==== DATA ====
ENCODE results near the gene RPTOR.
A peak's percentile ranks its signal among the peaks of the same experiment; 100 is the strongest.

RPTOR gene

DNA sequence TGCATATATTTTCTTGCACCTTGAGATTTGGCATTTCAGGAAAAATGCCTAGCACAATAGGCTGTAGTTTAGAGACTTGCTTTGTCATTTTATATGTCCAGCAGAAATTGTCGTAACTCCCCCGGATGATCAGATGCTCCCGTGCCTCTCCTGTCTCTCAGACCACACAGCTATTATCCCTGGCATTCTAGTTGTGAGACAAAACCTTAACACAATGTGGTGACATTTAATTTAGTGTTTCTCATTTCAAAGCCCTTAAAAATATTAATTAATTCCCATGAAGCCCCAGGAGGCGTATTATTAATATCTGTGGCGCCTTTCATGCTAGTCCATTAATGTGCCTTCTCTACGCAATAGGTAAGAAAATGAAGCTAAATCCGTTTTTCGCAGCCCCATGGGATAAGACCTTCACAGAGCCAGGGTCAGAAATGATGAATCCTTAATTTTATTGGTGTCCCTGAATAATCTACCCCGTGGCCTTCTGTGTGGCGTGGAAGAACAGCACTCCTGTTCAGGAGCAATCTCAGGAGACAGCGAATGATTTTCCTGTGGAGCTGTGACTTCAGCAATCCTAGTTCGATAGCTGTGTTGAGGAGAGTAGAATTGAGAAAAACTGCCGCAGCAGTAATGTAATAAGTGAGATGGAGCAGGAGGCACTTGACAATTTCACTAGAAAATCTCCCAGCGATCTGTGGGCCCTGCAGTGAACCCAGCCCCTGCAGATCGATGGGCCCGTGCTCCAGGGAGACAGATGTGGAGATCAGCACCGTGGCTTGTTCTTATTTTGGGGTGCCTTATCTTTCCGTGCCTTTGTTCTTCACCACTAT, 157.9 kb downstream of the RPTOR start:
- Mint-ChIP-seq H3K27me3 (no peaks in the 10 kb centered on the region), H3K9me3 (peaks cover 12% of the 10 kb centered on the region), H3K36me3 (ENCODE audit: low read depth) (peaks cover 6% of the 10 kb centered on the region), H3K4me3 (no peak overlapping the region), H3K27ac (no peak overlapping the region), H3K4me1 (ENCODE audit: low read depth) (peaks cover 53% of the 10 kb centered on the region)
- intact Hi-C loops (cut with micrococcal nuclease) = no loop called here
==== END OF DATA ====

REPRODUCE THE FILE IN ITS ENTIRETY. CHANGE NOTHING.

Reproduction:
ENCODE results near the gene RPTOR.
A peak's percentile ranks its signal among the peaks of the same experiment; 100 is the strongest.

RPTOR gene

DNA sequence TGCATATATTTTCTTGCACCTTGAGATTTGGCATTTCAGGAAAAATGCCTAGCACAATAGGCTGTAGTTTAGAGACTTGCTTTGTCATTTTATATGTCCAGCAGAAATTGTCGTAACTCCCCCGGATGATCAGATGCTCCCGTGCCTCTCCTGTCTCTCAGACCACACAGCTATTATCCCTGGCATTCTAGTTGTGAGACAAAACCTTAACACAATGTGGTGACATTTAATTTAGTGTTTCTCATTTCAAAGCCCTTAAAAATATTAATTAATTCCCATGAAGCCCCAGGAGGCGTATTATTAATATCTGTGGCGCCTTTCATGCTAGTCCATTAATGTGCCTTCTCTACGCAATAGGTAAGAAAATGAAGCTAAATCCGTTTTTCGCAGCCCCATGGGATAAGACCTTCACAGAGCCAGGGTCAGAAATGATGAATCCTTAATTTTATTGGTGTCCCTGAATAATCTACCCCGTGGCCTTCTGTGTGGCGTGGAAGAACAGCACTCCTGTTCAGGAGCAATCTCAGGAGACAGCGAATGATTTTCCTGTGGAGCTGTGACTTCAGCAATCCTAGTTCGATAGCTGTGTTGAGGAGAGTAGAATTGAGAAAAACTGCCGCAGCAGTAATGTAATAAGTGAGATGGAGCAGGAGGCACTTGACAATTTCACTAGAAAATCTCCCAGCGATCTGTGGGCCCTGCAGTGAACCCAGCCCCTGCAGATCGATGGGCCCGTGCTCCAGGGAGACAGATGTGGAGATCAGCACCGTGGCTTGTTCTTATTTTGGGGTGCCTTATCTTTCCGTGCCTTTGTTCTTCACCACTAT, 157.9 kb downstream of the RPTOR start:
- Mint-ChIP-seq H3K27me3 (no peaks in the 10 kb centered on the region), H3K9me3 (peaks cover 12% of the 10 kb centered on the region), H3K36me3 (ENCODE audit: low read depth) (peaks cover 6% of the 10 kb centered on the region), H3K4me3 (no peak overlapping the region), H3K27ac (no peak overlapping the region), H3K4me1 (ENCODE audit: low read depth) (peaks cover 53% of the 10 kb centered on the region)
- intact Hi-C loops (cut with micrococcal nuclease) = no loop called here